• Aaron Carroll can do the math

    Jon Chait had an interesting interaction with Republican Senate staff.

    The Republican Senate staff objects that my item failed to include a hyperlink to a post by Aaron Caroll, on whose analysis I partly relied. I apologize for the oversight. Sessions’s office further contends that Carroll, whom it correctly if incompletely characterizes as “a pediatrician,” is not a reliable source on matters of health-care finance. I replied that I consider Carroll, who is also director of the Center for Health Policy and Professionalism Research at the University of Indiana, and a co-author of the respected health economics blog the Incidental Economist, a reliable source on these matters. We agreed to disagree on this point.

    Let’s be clear, “health-care finance” is just math, which Aaron can do. But this story doesn’t even require math. The GAO spelled it all out, as Aaron posted. I’ve yet to see anything that articulates a logical problem with that post. The rest of Chait’s piece corroborates it.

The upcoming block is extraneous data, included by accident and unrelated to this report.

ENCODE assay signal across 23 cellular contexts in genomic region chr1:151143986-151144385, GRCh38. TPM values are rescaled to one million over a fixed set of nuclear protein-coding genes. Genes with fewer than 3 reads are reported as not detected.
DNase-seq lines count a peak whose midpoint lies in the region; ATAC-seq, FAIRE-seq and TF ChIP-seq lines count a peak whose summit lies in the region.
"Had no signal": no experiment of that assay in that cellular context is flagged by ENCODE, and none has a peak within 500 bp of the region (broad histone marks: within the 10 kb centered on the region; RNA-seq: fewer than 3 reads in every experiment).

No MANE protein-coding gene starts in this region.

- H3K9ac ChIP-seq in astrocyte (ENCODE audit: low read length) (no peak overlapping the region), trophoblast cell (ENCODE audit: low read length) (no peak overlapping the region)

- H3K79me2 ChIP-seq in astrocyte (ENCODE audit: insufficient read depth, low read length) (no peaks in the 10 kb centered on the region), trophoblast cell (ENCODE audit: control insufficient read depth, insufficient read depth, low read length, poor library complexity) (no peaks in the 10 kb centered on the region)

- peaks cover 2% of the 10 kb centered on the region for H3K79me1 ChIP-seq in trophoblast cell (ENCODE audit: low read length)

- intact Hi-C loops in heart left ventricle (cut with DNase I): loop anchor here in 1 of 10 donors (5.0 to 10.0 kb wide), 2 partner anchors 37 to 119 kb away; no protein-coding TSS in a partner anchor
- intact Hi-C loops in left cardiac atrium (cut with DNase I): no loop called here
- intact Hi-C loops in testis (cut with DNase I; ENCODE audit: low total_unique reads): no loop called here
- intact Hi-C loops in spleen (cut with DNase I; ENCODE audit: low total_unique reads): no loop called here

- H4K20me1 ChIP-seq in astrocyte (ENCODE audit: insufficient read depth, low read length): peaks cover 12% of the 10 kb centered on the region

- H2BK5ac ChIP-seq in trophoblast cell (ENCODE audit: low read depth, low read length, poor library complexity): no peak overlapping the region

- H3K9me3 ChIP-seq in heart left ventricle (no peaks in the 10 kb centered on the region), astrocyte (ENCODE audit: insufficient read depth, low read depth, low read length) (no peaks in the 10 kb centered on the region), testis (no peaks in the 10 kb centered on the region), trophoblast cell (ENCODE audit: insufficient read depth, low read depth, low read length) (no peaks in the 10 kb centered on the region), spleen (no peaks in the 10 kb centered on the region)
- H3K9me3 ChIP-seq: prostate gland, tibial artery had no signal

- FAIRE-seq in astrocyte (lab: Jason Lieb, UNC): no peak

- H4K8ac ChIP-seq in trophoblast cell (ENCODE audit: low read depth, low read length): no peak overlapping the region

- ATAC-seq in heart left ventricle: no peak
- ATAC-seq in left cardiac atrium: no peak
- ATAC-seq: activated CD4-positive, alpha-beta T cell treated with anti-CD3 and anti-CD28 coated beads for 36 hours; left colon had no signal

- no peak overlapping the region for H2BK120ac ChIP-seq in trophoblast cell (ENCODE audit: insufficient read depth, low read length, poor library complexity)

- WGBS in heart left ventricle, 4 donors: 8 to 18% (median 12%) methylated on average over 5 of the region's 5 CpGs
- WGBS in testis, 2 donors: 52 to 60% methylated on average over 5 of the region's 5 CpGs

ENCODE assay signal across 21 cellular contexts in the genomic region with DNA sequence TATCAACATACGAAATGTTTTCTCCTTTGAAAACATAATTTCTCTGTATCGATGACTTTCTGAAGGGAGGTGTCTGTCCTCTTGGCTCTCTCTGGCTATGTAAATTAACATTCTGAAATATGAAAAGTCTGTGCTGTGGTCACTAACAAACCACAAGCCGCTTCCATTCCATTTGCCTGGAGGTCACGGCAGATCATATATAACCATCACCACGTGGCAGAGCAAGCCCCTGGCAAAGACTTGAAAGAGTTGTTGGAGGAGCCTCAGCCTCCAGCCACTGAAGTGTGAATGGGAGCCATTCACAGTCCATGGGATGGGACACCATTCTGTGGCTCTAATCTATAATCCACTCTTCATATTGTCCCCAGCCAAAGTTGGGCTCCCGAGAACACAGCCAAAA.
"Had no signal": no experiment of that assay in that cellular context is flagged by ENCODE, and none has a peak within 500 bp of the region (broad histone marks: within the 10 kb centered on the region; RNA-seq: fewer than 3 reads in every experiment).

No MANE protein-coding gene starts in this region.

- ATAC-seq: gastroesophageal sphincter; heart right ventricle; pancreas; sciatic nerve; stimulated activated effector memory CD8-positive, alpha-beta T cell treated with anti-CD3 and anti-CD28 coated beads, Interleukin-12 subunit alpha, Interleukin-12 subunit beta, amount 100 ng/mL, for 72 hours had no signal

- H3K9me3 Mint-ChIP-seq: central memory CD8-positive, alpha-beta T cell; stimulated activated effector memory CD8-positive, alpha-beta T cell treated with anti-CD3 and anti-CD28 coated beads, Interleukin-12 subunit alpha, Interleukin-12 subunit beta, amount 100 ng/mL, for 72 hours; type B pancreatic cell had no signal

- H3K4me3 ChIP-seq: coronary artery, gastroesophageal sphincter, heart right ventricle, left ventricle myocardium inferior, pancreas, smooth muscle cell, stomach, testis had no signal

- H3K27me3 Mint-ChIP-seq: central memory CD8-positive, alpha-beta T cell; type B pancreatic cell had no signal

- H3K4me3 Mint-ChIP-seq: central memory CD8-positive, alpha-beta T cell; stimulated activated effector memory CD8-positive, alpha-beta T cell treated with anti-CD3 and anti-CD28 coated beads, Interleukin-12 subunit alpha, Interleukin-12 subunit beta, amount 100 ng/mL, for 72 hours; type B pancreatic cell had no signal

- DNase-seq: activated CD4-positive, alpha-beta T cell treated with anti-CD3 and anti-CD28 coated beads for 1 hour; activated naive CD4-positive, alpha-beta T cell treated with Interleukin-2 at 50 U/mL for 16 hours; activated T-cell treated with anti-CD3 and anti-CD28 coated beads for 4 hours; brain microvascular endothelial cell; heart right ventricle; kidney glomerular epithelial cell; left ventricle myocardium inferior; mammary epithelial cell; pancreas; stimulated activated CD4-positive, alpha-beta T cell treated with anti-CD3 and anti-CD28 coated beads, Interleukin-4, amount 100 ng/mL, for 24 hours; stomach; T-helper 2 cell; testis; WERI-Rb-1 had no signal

• Oh this is just the WORST. Who is considered reliable on these matters–the Cato institute? Really, you guys need to give these people hell–talk to your representatives, send Sessions’s office everything you ever published, every citation, they should not be allowed to get off with that one.

    • Sessions’s counterpart, Richard Shelby, was the guy who blocked Peter Diamond, winner of the Nobel Prize in Economics and one time teacher of Ben Bernanke, from being appointed to the Federal Reserve Board due to his “lack of experience.” Aaron is in great company in having his credentials smeared by a senator from Alabama.